Taiwan: No Land for English?

Today after going to the Taiwan Lantern Festival, my house mates and I went to the nearby Macdonalds’ to have supper. My house mates are German, and they know little Chinese. But I know they’ve ordered Macs before, so while we were all queuing up to order, I had one of my German housemates order first.

The cashier was a Taiwanese girl, probably in her early twenties. She knew that we were speaking English, as I was talking to them the instant before my friend ordered. When it came to him, the Taiwanese cashier looked at home and spoke a chain of Mandarin. Then, seeing that he didn’t understand, she immediately darted her eyes to me.

Of course I know she wants me to be some sort of interpreter.

But my friend knew how to order. But it was clear that she wanted the easy way out. Asian? Check. Maybe he can speak Chinese. Even if that dude who’s my customer is standing in front of me is trying his best to tell me what he wants in elementary school grade English.

Sometimes the unwillingness to speak English can be very baffling. I kid you not. That cashier clearly knows how to speak. She is simply UNWILLING to speak.

After I did a quick few translations for my German friend, the other German housemate (I have two German housemates) then came along next in line to order from the same girl. This time, however, I stood a good distance away from them. I told my other German housemate who was then a little intimidated (of course, who wouldn’t, when the local aren’t even willing to engage you with some respect), to try ordering with English.

“Big Mac…”

“…Huh?” The girl glanced at me again, awaiting my google translation. I didn’t give her any help this time.

“…eight (the menu number of the Big Mac…”

“…Okay! Fries, medium or large?”

“…Normal”, said my friend.

See, that was easy enough. I didn’t help. I didn’t have to help actually. But it’s so sad to see these local Taiwanese staff look for a clutch like a linguistically handicap person. It’s sad not because they cannot speak perfect English; it’s sad because they are too afraid or unwilling to try.

It’s a cultural thing, I told my friends. Many of them will not even speak English unless they are forced into speaking it when the teacher calls them to. They generally think that their English isn’t up to scratch, and as a result they rather not even try.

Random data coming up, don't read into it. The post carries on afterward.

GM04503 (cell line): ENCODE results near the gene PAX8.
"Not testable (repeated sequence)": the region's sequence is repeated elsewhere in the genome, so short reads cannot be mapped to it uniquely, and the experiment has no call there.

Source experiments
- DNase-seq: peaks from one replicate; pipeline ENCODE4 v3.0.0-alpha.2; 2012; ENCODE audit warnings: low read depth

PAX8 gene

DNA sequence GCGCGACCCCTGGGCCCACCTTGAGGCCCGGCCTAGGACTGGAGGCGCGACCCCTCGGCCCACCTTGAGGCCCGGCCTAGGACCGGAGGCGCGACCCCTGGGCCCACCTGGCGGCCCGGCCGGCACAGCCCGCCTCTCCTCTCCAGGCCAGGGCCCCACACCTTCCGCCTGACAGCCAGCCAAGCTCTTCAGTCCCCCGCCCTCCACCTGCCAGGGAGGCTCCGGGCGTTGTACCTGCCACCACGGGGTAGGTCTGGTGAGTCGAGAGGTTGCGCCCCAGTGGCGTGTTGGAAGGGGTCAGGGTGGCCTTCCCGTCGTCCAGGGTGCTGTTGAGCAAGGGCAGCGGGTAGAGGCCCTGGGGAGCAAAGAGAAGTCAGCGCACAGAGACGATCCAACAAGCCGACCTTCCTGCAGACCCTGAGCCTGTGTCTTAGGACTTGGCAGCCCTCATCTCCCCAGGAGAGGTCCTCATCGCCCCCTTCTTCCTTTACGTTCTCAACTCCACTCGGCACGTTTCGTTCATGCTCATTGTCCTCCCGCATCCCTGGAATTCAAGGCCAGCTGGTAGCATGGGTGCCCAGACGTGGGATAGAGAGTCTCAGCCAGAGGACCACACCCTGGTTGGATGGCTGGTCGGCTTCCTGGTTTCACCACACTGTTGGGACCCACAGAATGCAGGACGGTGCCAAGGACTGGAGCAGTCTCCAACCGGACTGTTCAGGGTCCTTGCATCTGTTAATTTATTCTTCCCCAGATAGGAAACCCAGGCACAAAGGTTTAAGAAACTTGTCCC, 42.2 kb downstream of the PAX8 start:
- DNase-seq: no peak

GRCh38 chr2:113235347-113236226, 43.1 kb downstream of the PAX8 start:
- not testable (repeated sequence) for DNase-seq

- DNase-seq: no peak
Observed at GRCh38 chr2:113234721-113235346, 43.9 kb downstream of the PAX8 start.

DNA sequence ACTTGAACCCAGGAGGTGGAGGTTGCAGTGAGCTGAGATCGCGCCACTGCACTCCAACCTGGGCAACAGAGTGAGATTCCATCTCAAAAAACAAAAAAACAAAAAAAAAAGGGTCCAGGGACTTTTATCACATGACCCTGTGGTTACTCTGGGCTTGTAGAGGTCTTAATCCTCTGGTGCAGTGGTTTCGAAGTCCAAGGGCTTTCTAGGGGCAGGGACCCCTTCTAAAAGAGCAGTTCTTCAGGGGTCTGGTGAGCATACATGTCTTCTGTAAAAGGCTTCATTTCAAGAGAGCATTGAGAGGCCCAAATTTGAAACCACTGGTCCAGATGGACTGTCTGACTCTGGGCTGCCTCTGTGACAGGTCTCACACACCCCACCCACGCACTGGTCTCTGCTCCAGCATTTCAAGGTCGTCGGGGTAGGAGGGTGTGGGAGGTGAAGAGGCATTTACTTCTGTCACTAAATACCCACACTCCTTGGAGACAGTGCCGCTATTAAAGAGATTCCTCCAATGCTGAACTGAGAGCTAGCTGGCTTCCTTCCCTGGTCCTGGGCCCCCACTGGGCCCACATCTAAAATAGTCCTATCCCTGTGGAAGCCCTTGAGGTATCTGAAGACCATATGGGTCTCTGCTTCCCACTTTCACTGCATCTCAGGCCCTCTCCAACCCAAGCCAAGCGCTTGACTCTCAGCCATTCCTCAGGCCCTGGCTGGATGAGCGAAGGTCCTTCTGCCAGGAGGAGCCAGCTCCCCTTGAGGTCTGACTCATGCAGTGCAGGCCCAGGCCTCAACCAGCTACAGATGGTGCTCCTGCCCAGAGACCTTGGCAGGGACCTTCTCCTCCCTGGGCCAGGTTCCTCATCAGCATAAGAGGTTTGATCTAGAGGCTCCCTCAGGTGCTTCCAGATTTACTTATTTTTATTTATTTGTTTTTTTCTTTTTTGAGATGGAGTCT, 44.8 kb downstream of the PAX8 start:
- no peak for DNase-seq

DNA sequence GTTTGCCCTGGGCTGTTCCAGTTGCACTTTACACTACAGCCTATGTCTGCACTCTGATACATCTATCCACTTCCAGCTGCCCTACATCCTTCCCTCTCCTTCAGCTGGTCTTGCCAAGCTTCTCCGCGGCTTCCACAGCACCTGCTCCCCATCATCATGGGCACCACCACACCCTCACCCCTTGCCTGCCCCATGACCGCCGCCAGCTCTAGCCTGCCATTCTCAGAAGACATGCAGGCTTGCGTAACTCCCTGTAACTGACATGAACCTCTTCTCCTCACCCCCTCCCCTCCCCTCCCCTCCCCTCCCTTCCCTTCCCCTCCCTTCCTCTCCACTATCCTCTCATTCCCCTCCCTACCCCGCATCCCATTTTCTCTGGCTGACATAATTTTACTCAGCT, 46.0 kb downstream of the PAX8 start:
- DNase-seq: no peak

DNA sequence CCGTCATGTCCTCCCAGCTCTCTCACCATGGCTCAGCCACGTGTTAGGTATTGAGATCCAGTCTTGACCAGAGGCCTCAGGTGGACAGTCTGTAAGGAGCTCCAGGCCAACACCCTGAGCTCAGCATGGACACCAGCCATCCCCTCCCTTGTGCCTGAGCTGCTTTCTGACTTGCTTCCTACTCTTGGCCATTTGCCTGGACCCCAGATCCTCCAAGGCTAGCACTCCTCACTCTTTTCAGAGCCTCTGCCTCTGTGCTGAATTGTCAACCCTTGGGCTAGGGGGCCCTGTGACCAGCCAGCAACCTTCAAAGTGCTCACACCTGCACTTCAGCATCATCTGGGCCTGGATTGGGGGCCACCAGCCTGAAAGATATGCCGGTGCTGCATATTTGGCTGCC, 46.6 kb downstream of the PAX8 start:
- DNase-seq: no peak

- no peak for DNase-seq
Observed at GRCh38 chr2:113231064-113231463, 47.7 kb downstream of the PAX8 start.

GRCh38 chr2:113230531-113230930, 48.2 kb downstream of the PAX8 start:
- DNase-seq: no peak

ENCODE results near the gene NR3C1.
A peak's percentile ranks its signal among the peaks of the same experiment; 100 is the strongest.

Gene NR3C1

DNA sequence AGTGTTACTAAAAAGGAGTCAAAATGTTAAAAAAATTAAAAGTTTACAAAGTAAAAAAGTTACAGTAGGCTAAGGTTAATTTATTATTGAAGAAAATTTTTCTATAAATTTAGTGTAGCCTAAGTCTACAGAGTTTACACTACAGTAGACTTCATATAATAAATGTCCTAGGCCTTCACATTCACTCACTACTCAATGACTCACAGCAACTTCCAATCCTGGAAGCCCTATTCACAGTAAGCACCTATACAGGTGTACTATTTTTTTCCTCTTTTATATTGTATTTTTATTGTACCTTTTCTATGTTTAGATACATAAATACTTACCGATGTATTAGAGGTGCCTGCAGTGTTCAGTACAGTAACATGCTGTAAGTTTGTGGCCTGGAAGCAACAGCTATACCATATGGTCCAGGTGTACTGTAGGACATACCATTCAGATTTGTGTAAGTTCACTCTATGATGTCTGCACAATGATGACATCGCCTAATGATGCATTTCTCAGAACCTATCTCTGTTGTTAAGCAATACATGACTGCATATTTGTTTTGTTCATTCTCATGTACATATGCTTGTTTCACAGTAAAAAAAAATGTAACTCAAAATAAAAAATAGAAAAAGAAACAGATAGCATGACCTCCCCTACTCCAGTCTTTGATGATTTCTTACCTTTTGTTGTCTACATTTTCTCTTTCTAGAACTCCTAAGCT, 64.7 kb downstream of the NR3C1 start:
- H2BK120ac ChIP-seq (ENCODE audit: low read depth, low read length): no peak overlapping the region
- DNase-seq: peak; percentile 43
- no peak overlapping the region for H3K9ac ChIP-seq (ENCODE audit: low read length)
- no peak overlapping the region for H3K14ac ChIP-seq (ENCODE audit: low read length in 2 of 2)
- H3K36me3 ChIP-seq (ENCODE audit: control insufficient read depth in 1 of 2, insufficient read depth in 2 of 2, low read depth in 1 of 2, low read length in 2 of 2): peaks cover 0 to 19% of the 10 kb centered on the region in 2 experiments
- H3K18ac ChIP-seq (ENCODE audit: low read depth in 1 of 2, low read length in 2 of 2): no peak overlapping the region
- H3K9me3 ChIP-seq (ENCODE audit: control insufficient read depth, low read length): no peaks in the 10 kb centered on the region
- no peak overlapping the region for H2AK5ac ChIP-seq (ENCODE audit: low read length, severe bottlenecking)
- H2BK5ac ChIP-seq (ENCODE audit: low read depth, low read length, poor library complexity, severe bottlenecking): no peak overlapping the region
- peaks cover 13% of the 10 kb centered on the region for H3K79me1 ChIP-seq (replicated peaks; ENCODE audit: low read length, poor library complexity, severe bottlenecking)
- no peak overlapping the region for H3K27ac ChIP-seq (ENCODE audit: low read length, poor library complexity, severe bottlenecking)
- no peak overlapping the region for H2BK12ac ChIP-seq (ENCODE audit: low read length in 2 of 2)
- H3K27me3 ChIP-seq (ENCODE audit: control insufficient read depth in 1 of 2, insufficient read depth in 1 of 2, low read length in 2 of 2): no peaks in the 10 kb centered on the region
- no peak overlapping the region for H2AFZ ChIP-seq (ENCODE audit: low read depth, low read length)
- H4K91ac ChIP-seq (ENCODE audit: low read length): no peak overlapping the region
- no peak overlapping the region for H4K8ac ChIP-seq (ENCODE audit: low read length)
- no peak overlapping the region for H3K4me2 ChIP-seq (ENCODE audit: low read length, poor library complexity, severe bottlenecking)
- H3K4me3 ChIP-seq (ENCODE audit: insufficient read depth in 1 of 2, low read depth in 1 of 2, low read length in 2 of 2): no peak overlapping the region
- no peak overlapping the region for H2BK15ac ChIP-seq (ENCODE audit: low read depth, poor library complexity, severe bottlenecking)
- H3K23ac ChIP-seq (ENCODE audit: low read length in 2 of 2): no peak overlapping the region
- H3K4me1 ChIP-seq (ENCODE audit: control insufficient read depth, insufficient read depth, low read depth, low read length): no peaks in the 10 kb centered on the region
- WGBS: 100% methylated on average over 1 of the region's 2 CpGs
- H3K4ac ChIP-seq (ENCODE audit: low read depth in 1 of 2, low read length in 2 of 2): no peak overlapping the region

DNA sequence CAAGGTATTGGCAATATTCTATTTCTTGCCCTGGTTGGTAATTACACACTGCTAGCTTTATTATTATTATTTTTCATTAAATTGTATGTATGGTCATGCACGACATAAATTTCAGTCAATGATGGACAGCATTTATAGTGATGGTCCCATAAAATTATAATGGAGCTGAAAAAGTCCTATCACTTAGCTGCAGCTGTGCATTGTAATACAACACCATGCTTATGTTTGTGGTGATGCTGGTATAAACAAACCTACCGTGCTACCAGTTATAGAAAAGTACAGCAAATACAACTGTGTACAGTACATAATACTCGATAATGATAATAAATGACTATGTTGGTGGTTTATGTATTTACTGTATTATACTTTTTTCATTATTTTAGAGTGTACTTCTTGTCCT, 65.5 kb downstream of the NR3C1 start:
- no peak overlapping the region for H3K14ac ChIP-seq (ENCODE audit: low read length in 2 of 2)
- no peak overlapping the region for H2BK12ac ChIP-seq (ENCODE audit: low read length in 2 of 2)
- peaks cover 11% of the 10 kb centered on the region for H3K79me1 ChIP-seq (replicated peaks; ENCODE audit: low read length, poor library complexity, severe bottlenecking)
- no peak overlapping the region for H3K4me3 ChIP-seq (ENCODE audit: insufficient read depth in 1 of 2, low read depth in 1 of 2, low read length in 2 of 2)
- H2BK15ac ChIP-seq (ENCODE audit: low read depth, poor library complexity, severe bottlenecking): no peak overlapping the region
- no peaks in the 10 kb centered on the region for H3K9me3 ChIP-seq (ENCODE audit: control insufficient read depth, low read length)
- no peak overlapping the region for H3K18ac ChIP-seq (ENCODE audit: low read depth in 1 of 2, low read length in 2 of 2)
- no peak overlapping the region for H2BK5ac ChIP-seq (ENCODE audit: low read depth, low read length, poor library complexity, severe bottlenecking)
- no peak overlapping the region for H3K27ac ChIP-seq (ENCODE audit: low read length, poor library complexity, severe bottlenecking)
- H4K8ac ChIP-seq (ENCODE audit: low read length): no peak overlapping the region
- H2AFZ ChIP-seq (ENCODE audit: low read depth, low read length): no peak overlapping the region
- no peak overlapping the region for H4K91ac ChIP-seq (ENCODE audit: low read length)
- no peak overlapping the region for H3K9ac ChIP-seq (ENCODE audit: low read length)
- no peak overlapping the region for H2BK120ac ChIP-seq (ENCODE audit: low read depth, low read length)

It’s about face. About saving face. I am not sure if what happened can be taken as representational of the wider Taiwanese youth population, but such a mentality of not being able to speak and being completely fine with it, can be really poisonous to the country’s future. Especially when their Mainland counterparts are learning ferociously  Never mind the tones of weird Chinglish, the bad grammar and the strange intonations. I feel that Mainlanders try much harder.

It’s funny because Taiwan has always been the more liberal, more exposed country to the outside world. There’re quite a significant foreigner population in Taiwan, meaning plenty of chances to practise. There’s English everywhere; the metro signages  the powerpoint slides at school, the media even. But no, it’s still as uncommon to hear some English sentences among Taiwanese youth.

I fear it will become like Chinese in Singapore; that one day it will finally be uncool to speak English, because people who speak good English are so few and far in between; people who CAN speak are labelled as show-offs, and everyone revels in their collective disaffection of that language. All these happening while the world around them is changing, globalising, learning.

This cannot be the case. Things need to change. From the individual. 修身齊家治國平天下.


A lesson in perseverance.

Today I went to school to attend my Japanese class. It was my first Japanese lesson in a few months, with the exception that I didn’t get to register it. Because for some unknown reason, it didn’t appear inside the NCTU course selection system, and so I thought I could just come for the first lesson and have the lecturer add it in for me.

When I arrived, it has almost a class full of people. The lecturer mentioned that there were 45 slots for that class. I looked around and did a quite mental calculation of all the people in the room. Easily more than 60. My heart skipped a bit for a moment. She started to call out names for attendance and slowly, one by one, all the 45 names were called, and 44 hands raised with a “hai”. One of the registered students didn’t come. I’m was thankful to that absentee who increased the availble slots by 6.

Then, she told the audience of students that there on top of the maxed out class registration (of which I could never know since I can’t see the lesson on the system for my own ID), there were space for FIVE more in-class registrants. They call this 加簽. 

So, I was like, how is she going to choose? By giving us a quick test? Or?

And then she told us to hand her our student ID, and she placed them all into a small green bag, and shook it around comically, to the quiet but audible giggles of the students, quiet because they knew they had to be sensitive to their friends whose IDs were in that green bag, many of them sitting among them, the luckier ones who got the course via the system. (Well at least those rejected by the system had a chance at it!) 

Then, like release toto results, she called 6 ID cards’ names.

I wasn’t one of them.

But I didn’t let my heart sink. I came all the way here, bantered with my NTU’s Japanese lecturer and another NCTU teacher here, not to just give it up. So I tried to make a quick plea to this teacher today, but wasn’t unsuccessful. She pointed me to the office for foreign languages.